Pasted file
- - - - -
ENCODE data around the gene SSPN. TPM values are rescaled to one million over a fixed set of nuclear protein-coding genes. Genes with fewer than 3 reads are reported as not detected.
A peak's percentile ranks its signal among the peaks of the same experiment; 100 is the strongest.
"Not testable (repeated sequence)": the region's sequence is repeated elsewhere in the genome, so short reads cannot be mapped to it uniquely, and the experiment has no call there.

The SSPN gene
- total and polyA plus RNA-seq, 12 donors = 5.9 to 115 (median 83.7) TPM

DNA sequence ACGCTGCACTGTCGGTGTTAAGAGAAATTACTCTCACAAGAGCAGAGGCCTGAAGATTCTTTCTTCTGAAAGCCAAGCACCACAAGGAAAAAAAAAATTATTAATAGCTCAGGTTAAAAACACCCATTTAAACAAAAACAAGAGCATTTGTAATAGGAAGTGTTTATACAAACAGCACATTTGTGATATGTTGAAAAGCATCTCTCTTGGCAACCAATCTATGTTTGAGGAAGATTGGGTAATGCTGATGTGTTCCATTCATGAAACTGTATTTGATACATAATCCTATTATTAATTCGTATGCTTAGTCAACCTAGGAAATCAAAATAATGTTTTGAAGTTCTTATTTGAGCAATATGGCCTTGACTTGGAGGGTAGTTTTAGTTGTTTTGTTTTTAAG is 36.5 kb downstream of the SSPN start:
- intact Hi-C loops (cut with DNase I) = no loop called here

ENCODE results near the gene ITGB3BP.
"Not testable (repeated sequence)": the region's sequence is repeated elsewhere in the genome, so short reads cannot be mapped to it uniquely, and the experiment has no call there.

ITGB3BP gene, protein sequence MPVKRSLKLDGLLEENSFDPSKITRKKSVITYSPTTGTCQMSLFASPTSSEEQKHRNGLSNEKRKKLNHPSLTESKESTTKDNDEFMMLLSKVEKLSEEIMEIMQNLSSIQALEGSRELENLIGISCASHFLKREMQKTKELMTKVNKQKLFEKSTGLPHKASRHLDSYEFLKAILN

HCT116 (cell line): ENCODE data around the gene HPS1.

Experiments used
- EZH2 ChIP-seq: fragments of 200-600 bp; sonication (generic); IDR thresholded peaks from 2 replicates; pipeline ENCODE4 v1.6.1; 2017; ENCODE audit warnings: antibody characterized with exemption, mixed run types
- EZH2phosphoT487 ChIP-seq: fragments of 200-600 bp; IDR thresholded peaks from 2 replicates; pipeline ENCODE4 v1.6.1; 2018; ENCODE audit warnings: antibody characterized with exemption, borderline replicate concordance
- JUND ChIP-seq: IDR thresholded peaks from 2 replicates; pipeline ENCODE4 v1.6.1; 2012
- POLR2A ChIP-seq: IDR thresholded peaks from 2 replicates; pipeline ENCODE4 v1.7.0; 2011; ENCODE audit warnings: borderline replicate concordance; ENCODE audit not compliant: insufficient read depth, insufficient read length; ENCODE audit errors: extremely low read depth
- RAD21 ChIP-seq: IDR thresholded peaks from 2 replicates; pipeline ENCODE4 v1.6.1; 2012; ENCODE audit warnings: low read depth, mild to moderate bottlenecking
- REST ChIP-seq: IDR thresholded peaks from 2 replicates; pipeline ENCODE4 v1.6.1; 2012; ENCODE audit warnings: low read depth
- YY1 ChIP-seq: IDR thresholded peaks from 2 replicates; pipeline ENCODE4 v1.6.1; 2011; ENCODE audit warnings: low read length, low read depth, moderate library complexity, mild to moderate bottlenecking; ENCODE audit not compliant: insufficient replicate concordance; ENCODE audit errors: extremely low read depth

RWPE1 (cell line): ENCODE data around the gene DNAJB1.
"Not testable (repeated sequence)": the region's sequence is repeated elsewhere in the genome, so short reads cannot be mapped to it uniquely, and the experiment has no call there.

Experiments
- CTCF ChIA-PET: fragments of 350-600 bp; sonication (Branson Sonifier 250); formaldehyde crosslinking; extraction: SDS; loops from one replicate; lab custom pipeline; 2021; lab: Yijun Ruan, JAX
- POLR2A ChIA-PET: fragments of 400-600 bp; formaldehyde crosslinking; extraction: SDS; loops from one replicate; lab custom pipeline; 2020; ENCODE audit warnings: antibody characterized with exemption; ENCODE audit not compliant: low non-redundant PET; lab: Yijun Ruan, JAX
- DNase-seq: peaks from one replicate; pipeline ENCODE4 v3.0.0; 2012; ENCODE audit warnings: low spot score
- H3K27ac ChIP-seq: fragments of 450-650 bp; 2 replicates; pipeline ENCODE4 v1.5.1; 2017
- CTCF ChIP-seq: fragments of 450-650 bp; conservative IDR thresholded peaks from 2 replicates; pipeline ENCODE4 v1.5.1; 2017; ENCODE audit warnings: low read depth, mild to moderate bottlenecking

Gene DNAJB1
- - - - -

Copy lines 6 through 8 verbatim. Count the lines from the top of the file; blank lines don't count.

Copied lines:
DNA sequence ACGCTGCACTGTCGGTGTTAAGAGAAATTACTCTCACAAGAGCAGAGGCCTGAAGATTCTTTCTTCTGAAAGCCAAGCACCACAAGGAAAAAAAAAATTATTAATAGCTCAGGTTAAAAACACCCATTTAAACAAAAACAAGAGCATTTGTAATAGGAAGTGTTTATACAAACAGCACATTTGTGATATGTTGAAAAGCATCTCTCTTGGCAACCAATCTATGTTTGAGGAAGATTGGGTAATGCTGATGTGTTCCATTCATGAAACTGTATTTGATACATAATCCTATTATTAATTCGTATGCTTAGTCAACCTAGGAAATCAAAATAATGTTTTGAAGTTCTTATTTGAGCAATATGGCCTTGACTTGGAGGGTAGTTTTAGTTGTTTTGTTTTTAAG is 36.5 kb downstream of the SSPN start:
- intact Hi-C loops (cut with DNase I) = no loop called here

ENCODE results near the gene ITGB3BP.